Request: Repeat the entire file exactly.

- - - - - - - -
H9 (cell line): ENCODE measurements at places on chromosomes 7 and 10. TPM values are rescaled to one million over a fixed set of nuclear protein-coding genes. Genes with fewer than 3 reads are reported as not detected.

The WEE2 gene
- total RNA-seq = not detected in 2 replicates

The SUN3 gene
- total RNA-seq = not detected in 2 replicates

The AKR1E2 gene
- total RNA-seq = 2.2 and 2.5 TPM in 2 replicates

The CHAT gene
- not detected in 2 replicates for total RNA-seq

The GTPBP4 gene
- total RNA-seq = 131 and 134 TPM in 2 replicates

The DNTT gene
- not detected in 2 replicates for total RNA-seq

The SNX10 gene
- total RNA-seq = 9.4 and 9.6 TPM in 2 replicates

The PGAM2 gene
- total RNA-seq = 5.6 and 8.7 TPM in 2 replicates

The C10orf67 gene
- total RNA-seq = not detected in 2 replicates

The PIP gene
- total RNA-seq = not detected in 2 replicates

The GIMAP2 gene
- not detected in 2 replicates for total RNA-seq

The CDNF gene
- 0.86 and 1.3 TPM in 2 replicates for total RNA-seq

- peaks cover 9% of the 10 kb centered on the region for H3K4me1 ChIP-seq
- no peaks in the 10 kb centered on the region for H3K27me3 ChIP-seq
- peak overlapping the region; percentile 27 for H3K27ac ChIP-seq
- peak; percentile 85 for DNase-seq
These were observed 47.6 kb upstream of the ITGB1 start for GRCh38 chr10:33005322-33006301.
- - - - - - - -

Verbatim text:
H9 (cell line): ENCODE measurements at places on chromosomes 7 and 10. TPM values are rescaled to one million over a fixed set of nuclear protein-coding genes. Genes with fewer than 3 reads are reported as not detected.

The WEE2 gene
- total RNA-seq = not detected in 2 replicates

The SUN3 gene
- total RNA-seq = not detected in 2 replicates

The AKR1E2 gene
- total RNA-seq = 2.2 and 2.5 TPM in 2 replicates

The CHAT gene
- not detected in 2 replicates for total RNA-seq

The GTPBP4 gene
- total RNA-seq = 131 and 134 TPM in 2 replicates

The DNTT gene
- not detected in 2 replicates for total RNA-seq

The SNX10 gene
- total RNA-seq = 9.4 and 9.6 TPM in 2 replicates

The PGAM2 gene
- total RNA-seq = 5.6 and 8.7 TPM in 2 replicates

The C10orf67 gene
- total RNA-seq = not detected in 2 replicates

The PIP gene
- total RNA-seq = not detected in 2 replicates

The GIMAP2 gene
- not detected in 2 replicates for total RNA-seq

The CDNF gene
- 0.86 and 1.3 TPM in 2 replicates for total RNA-seq

- peaks cover 9% of the 10 kb centered on the region for H3K4me1 ChIP-seq
- no peaks in the 10 kb centered on the region for H3K27me3 ChIP-seq
- peak overlapping the region; percentile 27 for H3K27ac ChIP-seq
- peak; percentile 85 for DNase-seq
These were observed 47.6 kb upstream of the ITGB1 start for GRCh38 chr10:33005322-33006301.